CANBERRA, Australia — The military chief in charge of Australia’s Covid-19 vaccine rollout insists aged care workers remain a priority.

Only one in three aged care staff have been vaccinated despite becoming eligible in the first phase of the program, which started in February.

Lieutenant General John Frewen acknowledged aged care staff were a critical workforce and said they were being treated as an absolute priority.

“We are accelerating efforts to get those aged care workers vaccinated,” he said on July 6.

“They are at about 36 percent now, which is actually above the broader national average, so progress is being made.”

The government has introduced an AU$11 million grant scheme to help aged care workers take time off to get vaccinated and stay home if they feel side effects. (Dan Peled/AAP Image)

Early in the vaccine rollout, the federal government decided to prioritize aged care residents over nursing home staff, considering them the most vulnerable.

“Hindsight is a wonderful thing,” the Lieutenant General said.

Five residents of a Sydney nursing home have tested positive for Covid-19 after two staff members were diagnosed. The outbreak in Sydney goes to show the sluggish rate of vaccine rollout to aged care workers, the age group that was initially set to be completely vaccinated before April 2021.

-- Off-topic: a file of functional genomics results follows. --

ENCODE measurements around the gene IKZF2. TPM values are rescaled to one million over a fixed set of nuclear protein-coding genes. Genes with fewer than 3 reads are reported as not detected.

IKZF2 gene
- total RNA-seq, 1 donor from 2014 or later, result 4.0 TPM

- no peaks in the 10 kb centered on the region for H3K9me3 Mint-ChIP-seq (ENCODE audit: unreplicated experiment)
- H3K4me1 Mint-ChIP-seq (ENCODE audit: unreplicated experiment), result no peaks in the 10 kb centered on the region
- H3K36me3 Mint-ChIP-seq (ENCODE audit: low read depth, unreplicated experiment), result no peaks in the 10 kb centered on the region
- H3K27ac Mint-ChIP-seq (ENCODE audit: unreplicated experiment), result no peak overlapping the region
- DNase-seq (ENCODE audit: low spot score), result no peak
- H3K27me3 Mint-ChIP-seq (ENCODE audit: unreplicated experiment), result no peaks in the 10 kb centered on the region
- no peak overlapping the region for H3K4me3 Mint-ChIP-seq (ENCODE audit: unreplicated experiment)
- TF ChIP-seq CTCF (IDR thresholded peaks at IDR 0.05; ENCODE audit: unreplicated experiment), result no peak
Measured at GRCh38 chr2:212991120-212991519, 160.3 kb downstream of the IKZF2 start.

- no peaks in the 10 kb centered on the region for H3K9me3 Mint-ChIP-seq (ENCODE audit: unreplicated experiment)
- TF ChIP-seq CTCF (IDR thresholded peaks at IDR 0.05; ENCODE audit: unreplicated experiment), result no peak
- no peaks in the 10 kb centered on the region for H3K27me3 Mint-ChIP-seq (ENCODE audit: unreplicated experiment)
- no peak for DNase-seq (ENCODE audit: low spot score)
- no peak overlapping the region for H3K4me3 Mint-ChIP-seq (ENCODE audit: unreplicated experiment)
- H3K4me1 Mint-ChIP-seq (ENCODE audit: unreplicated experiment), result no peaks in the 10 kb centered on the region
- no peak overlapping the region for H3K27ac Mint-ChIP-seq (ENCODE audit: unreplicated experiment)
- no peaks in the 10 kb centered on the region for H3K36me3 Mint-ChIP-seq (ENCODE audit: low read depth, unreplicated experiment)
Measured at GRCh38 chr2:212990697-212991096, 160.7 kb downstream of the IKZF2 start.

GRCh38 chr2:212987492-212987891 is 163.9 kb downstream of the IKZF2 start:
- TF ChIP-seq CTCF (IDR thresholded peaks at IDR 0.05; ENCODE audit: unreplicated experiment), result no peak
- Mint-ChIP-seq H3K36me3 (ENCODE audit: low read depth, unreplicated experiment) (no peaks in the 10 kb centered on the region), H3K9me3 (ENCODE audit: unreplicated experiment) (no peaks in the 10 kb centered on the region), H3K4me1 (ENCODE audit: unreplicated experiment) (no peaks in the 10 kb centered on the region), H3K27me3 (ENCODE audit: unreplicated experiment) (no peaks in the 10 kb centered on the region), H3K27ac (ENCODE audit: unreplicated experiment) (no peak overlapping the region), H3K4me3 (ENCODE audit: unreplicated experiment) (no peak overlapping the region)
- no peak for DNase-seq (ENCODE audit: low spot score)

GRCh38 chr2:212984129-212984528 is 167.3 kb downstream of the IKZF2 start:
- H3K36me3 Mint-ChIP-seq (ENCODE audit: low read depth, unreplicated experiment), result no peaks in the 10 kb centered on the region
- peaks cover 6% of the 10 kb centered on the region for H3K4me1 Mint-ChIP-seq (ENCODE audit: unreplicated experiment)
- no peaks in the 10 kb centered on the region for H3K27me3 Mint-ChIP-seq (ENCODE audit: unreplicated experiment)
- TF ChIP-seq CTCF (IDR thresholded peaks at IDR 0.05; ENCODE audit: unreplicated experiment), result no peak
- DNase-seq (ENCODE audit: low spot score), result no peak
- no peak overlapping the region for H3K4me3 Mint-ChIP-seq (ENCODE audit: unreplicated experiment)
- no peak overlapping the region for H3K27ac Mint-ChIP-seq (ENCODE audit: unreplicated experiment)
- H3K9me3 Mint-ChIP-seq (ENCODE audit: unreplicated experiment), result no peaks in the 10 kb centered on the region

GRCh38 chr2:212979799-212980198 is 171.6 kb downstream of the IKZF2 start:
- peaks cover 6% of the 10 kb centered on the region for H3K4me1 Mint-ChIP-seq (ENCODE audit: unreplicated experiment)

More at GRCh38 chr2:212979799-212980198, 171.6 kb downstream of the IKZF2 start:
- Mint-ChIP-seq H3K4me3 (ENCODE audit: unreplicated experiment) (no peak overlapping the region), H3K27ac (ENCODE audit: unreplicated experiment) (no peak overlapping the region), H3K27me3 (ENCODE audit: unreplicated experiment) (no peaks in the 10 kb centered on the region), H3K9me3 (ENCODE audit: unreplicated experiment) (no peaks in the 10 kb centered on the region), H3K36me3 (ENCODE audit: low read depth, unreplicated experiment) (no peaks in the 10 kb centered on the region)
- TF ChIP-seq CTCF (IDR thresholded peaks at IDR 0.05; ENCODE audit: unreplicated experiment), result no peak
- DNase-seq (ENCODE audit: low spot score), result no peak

Vaccines will be mandatory for residential aged care staff from mid-September. However, there is no priority arrangement to fully vaccinate the staff that are expected to get the Pfizer shot the same way as the general population.

The government has introduced an AU$11 million ($8.33 million) grant scheme to help aged care workers take time off to get vaccinated and stay home if they feel side effects.

Opposition Leader Anthony Albanese has raised concerns about vaccinating home-based aged care providers. (Lukas Coch/AAP Image)

Opposition Leader Anthony Albanese has raised concerns about vaccinating home-based aged care providers.

Albanese said the vaccine mandate did not apply to 150,000 aged care staff who worked with one million older Australians living in the community.

He warned the failure to include community workers in the mandate was “a huge gaping hole” in the vaccine program and an outbreak waiting to happen.

“The government doesn’t even have a plan for these workers,” Albanese said.

Australian Nursing and Midwifery Federation federal secretary Annie Butler has criticized the Commonwealth vaccination plan and said it only added to the confusion and chaos caused by the federal government’s ever-changing strategies for vaccination, none of which materialized.

In a letter addressed to prime minister Scott Morrison last week, she wrote her concerns and a series of questions about the vaccine rollout for the aged care workers. Butler hasn’t received any response.

As a consequence of the failure of the government to keep its promise to the aged care workers, the mandate of vaccination by September would mean the blame ultimately falls on the care workers’ heads.

(Edited by Vaibhav Pawar and Krishna Kakani)



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